Careful choice of collaborator pays dividends in India
Careful choice of collaborator pays dividends in India
Alteams boosted by a local Indian partner with solid experience and good relations. In autumn 2009 Ashley Alteams India Pvt. Ltd. began producing aluminium pressure die castings at its plant near Chennai.
Alteams Oy of Finland and India’s second largest manufacturer of commercial vehicles, Ashok Leyland Ltd., established a joint enterprise in India in July 2007. In autumn 2009 Ashley Alteams India Pvt. Ltd. began producing aluminium pressure die castings at its plant near Chennai.
Alteams Financial director Matti Tirkkonen says that the two companies make a dream team. Alteams is an expert in the technology of pressure die casting and Ashok Leyland has skills in manufacturing vehicles as well as excellent local relations. “We realised from the outset that we have a lot of common interests. We are in exactly the right place at the right time,” he says.
Subcontractor follows customers abroad
Alteams Group is part of the Kuusakoski group of companies and one of Europe’s largest producers of diecast aluminium components. The company also offers component-related services such as design and tooling, as well as processing the castings to make assembly-ready components.
Alteams Group turnover is about 100 million euros and it employs more than 1400 people. Its customers are major international companies operating in the fields of vehicle production, communication networks, electronics, manufacturing and meditech. Their global operating model requires the same mobility from their subcontractor. Apart from Finland and India, Alteams has production and logistics centres in Sweden, Estonia and China.
“We began in China back in 2001,” Tirkkonen points out. “Our experience there has now been put to good use in India. We also have some of the same customers in both countries.”
A joint venture the best option
Alteams began to look at opportunities in India in 2004. After a two-year hiatus the research continued and two options emerged: acquiring a local foundry or establishing a new company with an Indian partner.
During its planning for an Indian presence, Alteams was supported by Finnpartnership, a business partnership programme managed by Finnfund and financed by the Finnish Ministry for Foreign Affairs. Tirkkonen says that the Chennai region was a logical choice because it contains one of the greatest concentrations of information technology in India.
Alteams crossed paths with Ashok Leyland at various exhibitions. “They were seeking a partnership with a company that had world-class skills in making lighter and more environmentally friendly components for commercial vehicles. We in turn were looking for a partner who knew the Indian market and had good relations with the authorities,” Tirkkonen explains.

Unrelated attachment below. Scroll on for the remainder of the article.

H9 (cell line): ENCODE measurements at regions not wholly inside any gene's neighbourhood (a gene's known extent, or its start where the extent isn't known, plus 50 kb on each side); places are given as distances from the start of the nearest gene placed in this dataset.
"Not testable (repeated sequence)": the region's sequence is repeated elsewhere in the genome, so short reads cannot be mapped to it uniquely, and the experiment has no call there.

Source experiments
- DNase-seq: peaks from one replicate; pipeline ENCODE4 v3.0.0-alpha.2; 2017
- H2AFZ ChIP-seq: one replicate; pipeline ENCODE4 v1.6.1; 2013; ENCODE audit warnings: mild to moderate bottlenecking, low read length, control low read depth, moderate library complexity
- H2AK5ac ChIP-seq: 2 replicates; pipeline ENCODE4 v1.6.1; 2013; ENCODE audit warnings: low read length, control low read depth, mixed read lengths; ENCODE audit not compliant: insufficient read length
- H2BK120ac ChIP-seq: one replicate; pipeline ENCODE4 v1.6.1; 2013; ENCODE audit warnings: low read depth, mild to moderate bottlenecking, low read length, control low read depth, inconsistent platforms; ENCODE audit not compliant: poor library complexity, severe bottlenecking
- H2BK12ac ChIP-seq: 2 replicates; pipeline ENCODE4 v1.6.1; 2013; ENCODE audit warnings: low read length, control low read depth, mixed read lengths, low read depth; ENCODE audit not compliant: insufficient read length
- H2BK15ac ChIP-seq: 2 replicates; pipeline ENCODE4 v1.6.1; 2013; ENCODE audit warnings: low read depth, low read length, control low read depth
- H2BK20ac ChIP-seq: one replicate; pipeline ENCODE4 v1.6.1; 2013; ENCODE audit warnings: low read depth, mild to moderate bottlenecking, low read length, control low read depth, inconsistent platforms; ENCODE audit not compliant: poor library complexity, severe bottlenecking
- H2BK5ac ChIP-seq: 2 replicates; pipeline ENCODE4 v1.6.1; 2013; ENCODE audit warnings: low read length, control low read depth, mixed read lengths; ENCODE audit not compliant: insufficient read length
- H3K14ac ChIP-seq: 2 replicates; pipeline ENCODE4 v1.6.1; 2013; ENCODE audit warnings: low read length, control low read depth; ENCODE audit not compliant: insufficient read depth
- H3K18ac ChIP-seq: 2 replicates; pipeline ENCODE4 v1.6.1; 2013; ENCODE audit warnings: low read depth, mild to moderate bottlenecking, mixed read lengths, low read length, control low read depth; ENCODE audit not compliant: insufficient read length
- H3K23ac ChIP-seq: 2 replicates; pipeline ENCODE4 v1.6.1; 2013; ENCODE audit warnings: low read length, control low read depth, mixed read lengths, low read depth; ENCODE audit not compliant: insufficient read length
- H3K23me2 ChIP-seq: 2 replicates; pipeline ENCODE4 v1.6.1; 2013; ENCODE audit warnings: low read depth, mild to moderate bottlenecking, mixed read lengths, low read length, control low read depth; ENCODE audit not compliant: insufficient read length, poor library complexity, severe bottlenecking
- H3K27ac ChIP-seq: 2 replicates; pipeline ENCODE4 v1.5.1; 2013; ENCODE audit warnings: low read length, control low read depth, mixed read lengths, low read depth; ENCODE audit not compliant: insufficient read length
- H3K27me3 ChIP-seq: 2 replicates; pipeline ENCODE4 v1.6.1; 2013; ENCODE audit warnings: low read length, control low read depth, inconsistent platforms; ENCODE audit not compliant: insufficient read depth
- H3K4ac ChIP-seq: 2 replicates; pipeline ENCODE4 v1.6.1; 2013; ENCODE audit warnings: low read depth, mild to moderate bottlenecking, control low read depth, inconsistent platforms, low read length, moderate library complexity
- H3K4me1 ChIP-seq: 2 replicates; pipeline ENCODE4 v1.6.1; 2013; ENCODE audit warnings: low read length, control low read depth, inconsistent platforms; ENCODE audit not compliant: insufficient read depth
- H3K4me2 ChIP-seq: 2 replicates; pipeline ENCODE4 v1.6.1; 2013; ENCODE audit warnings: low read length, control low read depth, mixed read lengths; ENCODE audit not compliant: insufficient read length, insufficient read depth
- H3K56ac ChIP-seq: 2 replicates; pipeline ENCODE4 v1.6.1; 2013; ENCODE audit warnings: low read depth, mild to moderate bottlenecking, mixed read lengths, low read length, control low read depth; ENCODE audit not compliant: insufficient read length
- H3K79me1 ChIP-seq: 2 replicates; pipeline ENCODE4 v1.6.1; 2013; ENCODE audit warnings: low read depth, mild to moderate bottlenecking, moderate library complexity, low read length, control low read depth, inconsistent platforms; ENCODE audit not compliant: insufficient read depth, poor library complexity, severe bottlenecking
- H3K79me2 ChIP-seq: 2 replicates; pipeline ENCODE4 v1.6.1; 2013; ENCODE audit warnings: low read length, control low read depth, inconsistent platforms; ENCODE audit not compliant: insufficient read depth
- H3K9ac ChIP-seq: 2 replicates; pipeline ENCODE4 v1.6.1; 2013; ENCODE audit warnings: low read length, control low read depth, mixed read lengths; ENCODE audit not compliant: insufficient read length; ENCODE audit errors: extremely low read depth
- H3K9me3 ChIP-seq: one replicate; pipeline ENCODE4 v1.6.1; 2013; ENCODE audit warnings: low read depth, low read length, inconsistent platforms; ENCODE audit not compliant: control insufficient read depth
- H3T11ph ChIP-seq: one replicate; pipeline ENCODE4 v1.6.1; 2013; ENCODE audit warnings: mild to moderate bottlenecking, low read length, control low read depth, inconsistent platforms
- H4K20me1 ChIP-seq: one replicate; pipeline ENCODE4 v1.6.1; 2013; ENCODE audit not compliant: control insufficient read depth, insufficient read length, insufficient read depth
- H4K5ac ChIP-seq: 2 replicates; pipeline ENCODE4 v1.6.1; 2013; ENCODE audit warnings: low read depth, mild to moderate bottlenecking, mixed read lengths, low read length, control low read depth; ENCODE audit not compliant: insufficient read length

“There is no reason to fear India but a large country with a complex administration deserves a certain respect. Having a good local partner in a joint enterprise avoids many a problem.”
Financed by a Finnfund investment loan
Ashok Leyland is owned by the Hinduja Group which is one of the leading investment and banking groups in India. Ashok Leyland’s networks helped to find a suitable plot for the production plant in Cheyyar, about an hour’s drive south-west from Chennai. The joint enterprise makes aluminium pressure die castings for communications networks, commercial vehicles, and so on. The components are used, for example, in the base stations of mobile phone networks and in truck engines.
The investment in the first phase of the production plant is about 20 million euros. Initially the plant has some 230 workers but the aim is to increase the number of employees to about 400.
The foundry has created jobs in a poor rural area. Recruitment has been relatively easy, Tirkkonen says. Compared with China, for example, India has more advanced skills in die casting. This makes it easier to train employees for their duties.
The environmental impact of the production plant has been carefully considered. “Pressure die casting technology is not harmful to the environment. In addition the aluminium we use is 100 percent recycled.”
Finnfund has financed the project with an investment loan. Tirkkonen says the participation of a Finnish source of finance is important in a joint enterprise such as Ashley Alteams.
“Another thing that makes Finnfund a sought-after partner is that India has granted it exemption from withholding tax on interest payments. This was good news for our Indian partner, too,” he adds.
In the right place at the right time
The global financial crisis and recession have been felt in India and the investment in the joint enterprise was ultimately postponed about half a year. Tirkkonen says that despite the small delay the timing was perfect.
“We are in exactly the right place at the right time. Our customers in information technology are making a strong push in India, and we are in place one step ahead of our competitors.”
He expects competition to become tougher in the future, though, and recommends a humble approach to the growing capability of local foundries.
“Our trump card is the combination of an Indian production culture with our skills, automation, cost effectiveness and agility. These factors have made us successful in China and they are sure to pay off in India too.”“We take the lead from our customers but prefer to be in place before them. We study market developments and the directions that customers are taking. We make our own operations as proactive as possible.”
For more information, please contact Ms Helena Arlander, Investment Director, tel. +358 9 3484 3355, email firstname.lastname@example.org